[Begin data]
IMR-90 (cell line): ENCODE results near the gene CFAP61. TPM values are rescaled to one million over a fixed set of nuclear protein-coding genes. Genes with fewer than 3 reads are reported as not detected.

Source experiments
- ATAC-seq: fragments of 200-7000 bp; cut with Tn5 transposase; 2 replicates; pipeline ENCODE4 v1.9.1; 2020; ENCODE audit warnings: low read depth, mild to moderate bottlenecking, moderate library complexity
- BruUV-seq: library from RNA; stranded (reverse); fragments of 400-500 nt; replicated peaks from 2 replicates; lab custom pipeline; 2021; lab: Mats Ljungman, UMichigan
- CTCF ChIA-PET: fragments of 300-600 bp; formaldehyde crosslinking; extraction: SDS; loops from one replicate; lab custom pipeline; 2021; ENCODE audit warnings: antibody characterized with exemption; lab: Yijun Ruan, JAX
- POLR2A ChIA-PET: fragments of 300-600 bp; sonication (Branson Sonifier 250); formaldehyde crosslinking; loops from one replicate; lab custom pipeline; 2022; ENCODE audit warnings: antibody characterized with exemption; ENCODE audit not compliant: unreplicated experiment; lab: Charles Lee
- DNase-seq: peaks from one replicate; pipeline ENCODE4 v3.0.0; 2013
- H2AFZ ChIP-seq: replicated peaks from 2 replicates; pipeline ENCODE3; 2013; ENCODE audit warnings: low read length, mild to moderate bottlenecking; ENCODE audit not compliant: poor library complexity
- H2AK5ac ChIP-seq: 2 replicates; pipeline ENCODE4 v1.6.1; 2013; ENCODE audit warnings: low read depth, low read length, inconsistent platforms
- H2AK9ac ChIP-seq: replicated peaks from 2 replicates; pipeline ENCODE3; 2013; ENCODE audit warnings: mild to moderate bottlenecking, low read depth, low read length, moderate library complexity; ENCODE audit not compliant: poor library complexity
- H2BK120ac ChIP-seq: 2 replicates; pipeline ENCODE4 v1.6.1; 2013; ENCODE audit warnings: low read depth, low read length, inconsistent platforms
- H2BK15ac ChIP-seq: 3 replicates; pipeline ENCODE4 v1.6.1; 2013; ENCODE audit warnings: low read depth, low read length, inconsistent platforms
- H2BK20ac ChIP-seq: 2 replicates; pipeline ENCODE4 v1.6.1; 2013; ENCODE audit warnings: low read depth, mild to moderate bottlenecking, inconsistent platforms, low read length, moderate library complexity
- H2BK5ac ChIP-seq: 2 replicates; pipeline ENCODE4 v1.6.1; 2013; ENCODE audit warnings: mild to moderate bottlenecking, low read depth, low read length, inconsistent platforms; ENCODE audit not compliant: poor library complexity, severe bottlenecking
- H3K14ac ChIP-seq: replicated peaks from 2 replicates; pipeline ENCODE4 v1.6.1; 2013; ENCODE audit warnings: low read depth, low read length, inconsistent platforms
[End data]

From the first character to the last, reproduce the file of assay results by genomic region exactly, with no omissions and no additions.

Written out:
IMR-90 (cell line): ENCODE results near the gene CFAP61. TPM values are rescaled to one million over a fixed set of nuclear protein-coding genes. Genes with fewer than 3 reads are reported as not detected.

Source experiments
- ATAC-seq: fragments of 200-7000 bp; cut with Tn5 transposase; 2 replicates; pipeline ENCODE4 v1.9.1; 2020; ENCODE audit warnings: low read depth, mild to moderate bottlenecking, moderate library complexity
- BruUV-seq: library from RNA; stranded (reverse); fragments of 400-500 nt; replicated peaks from 2 replicates; lab custom pipeline; 2021; lab: Mats Ljungman, UMichigan
- CTCF ChIA-PET: fragments of 300-600 bp; formaldehyde crosslinking; extraction: SDS; loops from one replicate; lab custom pipeline; 2021; ENCODE audit warnings: antibody characterized with exemption; lab: Yijun Ruan, JAX
- POLR2A ChIA-PET: fragments of 300-600 bp; sonication (Branson Sonifier 250); formaldehyde crosslinking; loops from one replicate; lab custom pipeline; 2022; ENCODE audit warnings: antibody characterized with exemption; ENCODE audit not compliant: unreplicated experiment; lab: Charles Lee
- DNase-seq: peaks from one replicate; pipeline ENCODE4 v3.0.0; 2013
- H2AFZ ChIP-seq: replicated peaks from 2 replicates; pipeline ENCODE3; 2013; ENCODE audit warnings: low read length, mild to moderate bottlenecking; ENCODE audit not compliant: poor library complexity
- H2AK5ac ChIP-seq: 2 replicates; pipeline ENCODE4 v1.6.1; 2013; ENCODE audit warnings: low read depth, low read length, inconsistent platforms
- H2AK9ac ChIP-seq: replicated peaks from 2 replicates; pipeline ENCODE3; 2013; ENCODE audit warnings: mild to moderate bottlenecking, low read depth, low read length, moderate library complexity; ENCODE audit not compliant: poor library complexity
- H2BK120ac ChIP-seq: 2 replicates; pipeline ENCODE4 v1.6.1; 2013; ENCODE audit warnings: low read depth, low read length, inconsistent platforms
- H2BK15ac ChIP-seq: 3 replicates; pipeline ENCODE4 v1.6.1; 2013; ENCODE audit warnings: low read depth, low read length, inconsistent platforms
- H2BK20ac ChIP-seq: 2 replicates; pipeline ENCODE4 v1.6.1; 2013; ENCODE audit warnings: low read depth, mild to moderate bottlenecking, inconsistent platforms, low read length, moderate library complexity
- H2BK5ac ChIP-seq: 2 replicates; pipeline ENCODE4 v1.6.1; 2013; ENCODE audit warnings: mild to moderate bottlenecking, low read depth, low read length, inconsistent platforms; ENCODE audit not compliant: poor library complexity, severe bottlenecking
- H3K14ac ChIP-seq: replicated peaks from 2 replicates; pipeline ENCODE4 v1.6.1; 2013; ENCODE audit warnings: low read depth, low read length, inconsistent platforms